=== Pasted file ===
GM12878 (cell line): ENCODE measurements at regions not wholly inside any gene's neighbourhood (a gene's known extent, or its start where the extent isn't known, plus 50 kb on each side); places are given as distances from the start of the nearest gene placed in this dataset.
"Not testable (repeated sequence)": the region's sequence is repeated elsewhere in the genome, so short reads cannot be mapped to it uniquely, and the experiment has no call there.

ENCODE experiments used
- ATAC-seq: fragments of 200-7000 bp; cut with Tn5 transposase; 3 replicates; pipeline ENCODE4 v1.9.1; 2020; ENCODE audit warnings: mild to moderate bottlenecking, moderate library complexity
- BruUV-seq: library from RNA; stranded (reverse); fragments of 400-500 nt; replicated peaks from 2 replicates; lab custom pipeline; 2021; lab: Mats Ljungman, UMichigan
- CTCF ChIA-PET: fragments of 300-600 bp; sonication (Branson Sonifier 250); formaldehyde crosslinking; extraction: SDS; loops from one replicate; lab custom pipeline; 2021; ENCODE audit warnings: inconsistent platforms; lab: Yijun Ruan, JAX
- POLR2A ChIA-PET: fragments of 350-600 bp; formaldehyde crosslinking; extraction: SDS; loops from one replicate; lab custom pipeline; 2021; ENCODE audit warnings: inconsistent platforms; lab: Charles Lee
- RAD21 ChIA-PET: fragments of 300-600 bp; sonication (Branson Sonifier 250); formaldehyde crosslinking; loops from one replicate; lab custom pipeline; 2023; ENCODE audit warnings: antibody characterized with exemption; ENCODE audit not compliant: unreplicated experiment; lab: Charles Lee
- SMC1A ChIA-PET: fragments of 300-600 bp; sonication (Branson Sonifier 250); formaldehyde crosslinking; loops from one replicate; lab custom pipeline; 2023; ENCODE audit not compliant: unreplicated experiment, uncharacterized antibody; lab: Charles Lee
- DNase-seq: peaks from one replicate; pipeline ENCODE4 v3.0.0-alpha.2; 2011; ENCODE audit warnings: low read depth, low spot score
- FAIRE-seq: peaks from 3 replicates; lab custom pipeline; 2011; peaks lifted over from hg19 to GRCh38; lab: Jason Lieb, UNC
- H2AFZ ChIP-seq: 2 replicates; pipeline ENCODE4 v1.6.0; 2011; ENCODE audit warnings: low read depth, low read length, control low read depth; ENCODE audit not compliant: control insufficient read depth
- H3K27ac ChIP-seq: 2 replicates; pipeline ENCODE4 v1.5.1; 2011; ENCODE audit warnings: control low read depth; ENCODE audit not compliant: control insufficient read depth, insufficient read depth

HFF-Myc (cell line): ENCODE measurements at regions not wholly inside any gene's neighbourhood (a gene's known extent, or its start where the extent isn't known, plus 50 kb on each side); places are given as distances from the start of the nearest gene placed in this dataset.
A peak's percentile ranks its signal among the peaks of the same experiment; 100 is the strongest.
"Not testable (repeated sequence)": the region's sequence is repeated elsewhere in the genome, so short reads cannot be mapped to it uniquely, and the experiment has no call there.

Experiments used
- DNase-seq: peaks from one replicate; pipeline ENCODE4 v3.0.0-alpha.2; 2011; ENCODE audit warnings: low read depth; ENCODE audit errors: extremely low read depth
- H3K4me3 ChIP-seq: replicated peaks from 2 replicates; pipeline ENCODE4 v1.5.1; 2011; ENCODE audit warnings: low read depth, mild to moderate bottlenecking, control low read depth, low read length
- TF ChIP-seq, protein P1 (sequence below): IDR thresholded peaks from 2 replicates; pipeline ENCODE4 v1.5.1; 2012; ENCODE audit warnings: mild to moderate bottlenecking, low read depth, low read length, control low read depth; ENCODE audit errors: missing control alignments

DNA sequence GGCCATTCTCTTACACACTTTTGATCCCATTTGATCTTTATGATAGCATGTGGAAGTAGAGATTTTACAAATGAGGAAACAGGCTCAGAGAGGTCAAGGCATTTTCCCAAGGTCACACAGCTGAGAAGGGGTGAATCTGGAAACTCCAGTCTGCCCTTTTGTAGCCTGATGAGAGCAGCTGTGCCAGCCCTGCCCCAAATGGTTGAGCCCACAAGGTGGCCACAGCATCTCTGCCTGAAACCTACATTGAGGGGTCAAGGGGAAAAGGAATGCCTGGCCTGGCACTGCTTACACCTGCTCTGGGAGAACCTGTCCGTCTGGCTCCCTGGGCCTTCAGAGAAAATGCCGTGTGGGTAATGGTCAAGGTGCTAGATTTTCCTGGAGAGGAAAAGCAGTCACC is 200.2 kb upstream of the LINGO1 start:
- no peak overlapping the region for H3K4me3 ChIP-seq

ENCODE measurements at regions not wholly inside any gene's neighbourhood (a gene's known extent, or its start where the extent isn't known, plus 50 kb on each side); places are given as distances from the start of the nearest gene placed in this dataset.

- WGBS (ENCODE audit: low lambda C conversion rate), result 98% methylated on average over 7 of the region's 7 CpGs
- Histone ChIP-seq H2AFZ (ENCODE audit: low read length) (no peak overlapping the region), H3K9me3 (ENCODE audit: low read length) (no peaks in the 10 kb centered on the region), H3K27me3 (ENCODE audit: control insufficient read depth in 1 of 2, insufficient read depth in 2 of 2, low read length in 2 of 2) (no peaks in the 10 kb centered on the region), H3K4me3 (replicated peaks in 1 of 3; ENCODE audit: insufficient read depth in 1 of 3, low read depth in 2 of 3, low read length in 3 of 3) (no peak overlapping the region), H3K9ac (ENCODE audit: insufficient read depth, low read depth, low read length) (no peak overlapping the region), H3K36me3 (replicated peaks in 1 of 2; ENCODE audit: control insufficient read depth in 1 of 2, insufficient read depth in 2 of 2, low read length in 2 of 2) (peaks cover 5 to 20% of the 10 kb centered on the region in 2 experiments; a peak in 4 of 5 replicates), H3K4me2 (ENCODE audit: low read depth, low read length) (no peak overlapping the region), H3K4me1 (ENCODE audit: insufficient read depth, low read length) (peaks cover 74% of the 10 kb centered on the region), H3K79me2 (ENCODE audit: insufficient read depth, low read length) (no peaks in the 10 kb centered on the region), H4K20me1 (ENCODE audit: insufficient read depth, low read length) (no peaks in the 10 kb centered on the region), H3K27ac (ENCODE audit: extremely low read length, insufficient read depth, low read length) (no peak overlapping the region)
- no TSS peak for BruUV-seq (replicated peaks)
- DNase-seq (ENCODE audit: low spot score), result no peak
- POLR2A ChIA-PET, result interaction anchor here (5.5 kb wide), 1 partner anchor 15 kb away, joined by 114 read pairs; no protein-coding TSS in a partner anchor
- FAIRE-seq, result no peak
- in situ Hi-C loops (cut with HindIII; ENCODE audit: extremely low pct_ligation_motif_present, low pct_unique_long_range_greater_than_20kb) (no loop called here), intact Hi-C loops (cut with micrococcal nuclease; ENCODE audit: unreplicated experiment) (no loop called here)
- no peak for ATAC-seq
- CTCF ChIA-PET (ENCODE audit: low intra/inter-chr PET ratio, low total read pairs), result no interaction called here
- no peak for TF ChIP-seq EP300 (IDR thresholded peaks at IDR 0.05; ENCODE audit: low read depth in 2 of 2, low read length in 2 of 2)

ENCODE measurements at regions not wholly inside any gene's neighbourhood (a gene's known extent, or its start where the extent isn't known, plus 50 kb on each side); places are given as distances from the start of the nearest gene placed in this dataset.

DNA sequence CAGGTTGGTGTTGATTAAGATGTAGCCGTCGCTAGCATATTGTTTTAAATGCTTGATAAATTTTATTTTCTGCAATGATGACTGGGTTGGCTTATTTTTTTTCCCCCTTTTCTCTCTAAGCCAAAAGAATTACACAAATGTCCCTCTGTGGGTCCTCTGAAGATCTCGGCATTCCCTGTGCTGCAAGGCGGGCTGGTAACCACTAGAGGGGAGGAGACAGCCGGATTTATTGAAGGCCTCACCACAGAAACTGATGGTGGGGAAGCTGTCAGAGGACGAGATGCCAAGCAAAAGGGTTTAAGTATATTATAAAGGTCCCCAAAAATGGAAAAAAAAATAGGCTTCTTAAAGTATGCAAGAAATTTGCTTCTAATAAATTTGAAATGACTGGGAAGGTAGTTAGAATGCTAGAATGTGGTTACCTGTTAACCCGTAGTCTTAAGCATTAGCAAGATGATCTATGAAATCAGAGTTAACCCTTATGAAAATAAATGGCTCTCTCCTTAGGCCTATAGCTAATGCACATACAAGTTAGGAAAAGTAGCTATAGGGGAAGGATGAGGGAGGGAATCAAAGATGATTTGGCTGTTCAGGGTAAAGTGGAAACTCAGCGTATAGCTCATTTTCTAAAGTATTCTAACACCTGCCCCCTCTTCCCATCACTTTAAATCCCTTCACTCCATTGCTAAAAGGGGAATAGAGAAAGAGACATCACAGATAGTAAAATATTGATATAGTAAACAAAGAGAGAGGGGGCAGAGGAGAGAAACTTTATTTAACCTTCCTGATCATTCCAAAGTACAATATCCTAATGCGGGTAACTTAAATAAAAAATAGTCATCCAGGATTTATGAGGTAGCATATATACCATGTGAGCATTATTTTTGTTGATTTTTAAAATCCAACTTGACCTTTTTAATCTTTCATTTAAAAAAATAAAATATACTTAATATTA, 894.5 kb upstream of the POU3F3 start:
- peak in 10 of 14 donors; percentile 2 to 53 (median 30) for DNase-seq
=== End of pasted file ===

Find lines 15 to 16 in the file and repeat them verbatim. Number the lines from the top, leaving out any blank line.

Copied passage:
A peak's percentile ranks its signal among the peaks of the same experiment; 100 is the strongest.
"Not testable (repeated sequence)": the region's sequence is repeated elsewhere in the genome, so short reads cannot be mapped to it uniquely, and the experiment has no call there.